Monday June 5th
May 23, 2017
Saturday June 3rd
May 23, 2017
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Sunday June 4th

Go-go Brunch Feat. Be’la Dona

Date: June 4, 2017

Time: 1:30pm

 

Address:
620 T Street, NW
Washington, DC 20001

Cost: From $20.00 to $20.00

Buy tickets for this event

DC Jazz Preview Festival – Jazz ‘N Families Fun Days

Date: June 4, 2017

Time: 12:00pm to 7:00pm

 

Address:
1600 21st Street, NW
Washington, DC 20009

From: DC Jazz Festival

A fun family weekend with live jazz music featuring the finest talent in the region including vibrant galleries, art-making activities, an instrument petting zoo, interactive storytelling, a free film screening and much more! Featuring Janell Gill, David Schulman + Quiet Life Motel, Donato Soviero Trio, Donvonte McCoy Quartet, and John Lee Trio. Free entry

Girls On The Run – DC Spring 2017 5K

Date: June 4, 2017

Time: 8:00am

 

Address:
1455 Pennsylvania Avenue NorthWest
Washington, DC 20004

Join Girls on the Run – DC and more than 1,000 girls as we run or walk a 5K through the heart of the city to celebrate being joyful, healthy, and confident.

KIDS’ DASH (3-10 YEAR OLD NON-GOTR PARTICIPANTS)

SET AND ACHIEVE YOUR PERSONAL GOAL WITH OUR NEW TIMING SYSTEM!

RECEIVE RACE SHIRT PREMIUM (GUARANTEED SIZE IF REGISTERED BY MAY 1ST)

PURCHASE GOTR SWAG AT OUR MERCHANDISE TENT!

Exhibition – Senses Of Time Video And Film-based Works Of Africa

Date:June 3, 2017

Time: 10:00am to 5:30pm

Address:
950 Independence Avenue, South West
Washington, DC 20560

Cost: Free

From: Smithsonian National Museum of African Art

Our hearts beat to the rhythms of biological time and continents drift in geological time, while we set our watches to the precision of naval time. Time may seem easy to measure, but it can be challenging to understand. The six African artists featured in Senses of Time explore how time is experienced—and produced—by the body. Bodies stand, climb, dance, and dissolve in seven works of video and film—or “time-based”—art. Characters and the actions they depict repeat, resist, and reverse the expectation that time must move relentlessly forward.
Senses of Time invites viewers to consider tensions between personal and political time, ritual and technological time, bodily and mechanical time. Through pacing, sequencing, looping, layering, and mirroring, diverse perceptions of time are embodied and expressed.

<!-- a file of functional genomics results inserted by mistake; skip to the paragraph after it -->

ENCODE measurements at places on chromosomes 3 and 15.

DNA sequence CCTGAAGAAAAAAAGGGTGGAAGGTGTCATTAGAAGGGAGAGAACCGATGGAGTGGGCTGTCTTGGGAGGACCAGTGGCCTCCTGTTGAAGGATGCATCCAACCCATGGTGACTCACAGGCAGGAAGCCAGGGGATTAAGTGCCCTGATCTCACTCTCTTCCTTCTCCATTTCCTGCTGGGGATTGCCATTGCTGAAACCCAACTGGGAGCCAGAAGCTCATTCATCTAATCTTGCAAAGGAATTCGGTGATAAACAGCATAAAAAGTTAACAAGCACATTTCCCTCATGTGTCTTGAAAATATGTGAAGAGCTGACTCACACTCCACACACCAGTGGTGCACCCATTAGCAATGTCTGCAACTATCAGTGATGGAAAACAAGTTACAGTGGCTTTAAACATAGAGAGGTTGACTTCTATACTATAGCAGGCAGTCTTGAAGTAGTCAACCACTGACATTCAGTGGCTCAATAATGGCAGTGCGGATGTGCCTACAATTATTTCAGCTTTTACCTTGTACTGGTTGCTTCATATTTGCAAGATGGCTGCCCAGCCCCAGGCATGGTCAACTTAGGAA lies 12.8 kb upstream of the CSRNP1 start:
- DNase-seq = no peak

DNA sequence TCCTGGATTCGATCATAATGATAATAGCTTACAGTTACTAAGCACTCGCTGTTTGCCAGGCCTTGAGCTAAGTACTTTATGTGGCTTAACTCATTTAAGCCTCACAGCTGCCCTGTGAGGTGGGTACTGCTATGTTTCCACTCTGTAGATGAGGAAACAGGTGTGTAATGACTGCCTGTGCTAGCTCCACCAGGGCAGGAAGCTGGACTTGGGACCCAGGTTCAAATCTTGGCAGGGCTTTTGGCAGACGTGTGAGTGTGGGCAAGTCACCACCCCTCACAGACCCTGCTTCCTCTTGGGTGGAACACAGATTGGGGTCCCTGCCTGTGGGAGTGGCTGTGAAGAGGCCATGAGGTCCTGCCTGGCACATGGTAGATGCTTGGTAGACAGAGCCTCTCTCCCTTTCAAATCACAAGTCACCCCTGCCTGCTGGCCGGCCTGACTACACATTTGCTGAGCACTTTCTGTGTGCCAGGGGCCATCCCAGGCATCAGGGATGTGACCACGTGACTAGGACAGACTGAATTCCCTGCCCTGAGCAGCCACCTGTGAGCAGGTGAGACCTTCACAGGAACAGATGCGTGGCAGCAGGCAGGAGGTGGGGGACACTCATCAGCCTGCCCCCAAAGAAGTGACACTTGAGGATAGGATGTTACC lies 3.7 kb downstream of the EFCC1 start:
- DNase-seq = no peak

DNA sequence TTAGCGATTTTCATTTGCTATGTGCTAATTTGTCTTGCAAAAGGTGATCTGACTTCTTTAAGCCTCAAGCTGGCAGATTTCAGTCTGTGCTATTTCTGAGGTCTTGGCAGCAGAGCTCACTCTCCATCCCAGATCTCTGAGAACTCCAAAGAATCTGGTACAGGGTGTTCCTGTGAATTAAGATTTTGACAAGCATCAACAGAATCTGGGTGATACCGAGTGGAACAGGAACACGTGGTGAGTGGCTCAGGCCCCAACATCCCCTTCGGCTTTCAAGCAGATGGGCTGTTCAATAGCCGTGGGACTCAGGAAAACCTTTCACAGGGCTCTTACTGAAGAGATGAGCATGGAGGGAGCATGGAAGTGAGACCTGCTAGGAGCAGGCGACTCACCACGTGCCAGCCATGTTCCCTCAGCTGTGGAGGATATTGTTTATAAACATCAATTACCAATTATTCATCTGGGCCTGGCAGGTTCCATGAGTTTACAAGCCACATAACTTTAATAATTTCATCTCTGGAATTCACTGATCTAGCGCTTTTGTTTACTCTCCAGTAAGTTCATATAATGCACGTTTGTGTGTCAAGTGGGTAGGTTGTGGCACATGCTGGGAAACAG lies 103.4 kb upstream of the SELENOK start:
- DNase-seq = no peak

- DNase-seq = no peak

History repeats itself as Yinka Shonibare MBE’s European ballroom dancers in sumptuous African-print fabric gowns dramatize the absurdities of political violence, while Sammy Baloji choreographs a haunting exploration of memory and forgetting in the ruins of postcolonial deindustrialization. Sue Williamson sensitively highlights the generational gaps wrought by time, while Berni Searle addresses genealogical time in one work as ancestral family portraits are tossed by the winds and focuses on the slippages and fragility of time and personal identity in another. Moataz Nasr’s work treads upon identities distorted by the march of time as Theo Eshetu draws us into a captivating kaleidoscopic space where past, present, and future converge.

Exhibition – Smithsonian Gardens Presents Orchids: A Moment

 
Website: Click to visit the siteDate:
June 3, 2017

Time: 10:00am to 5:30pm

 

Address:
700 Independence Avenue South West
Washington, DC 20013

Cost: Free

From: Hirshhorn Museum And Sculpture Garden

Orchids: A Moment, the 22nd annual orchid exhibition presented by Smithsonian Gardens and the United States Botanic Garden, showcases hundreds of fragrant orchids against the backdrop of the Hirshhorn’s unique architecture. Selected from the collections of both Smithsonian Gardens and the United States Botanic Garden, the flowers are presented as objects of art and beauty in a colorful installation that features time-lapse videos of orchids stretching into full blossom. Visitors are encouraged to enjoy the exotic assemblage as a whole as well as each orchid as it stands in that moment.
Date: January 14 through May 14th, 2017

Exhibition – Trolley Car Mail

 
Website: Click to visit the siteDate:
June 3, 2017

Time: 10:00am to 5:30pm

 

Address:
2 Massachusetts Avenue,North East
Washington, DC 20002

Cost: Free

From: National Postal Museum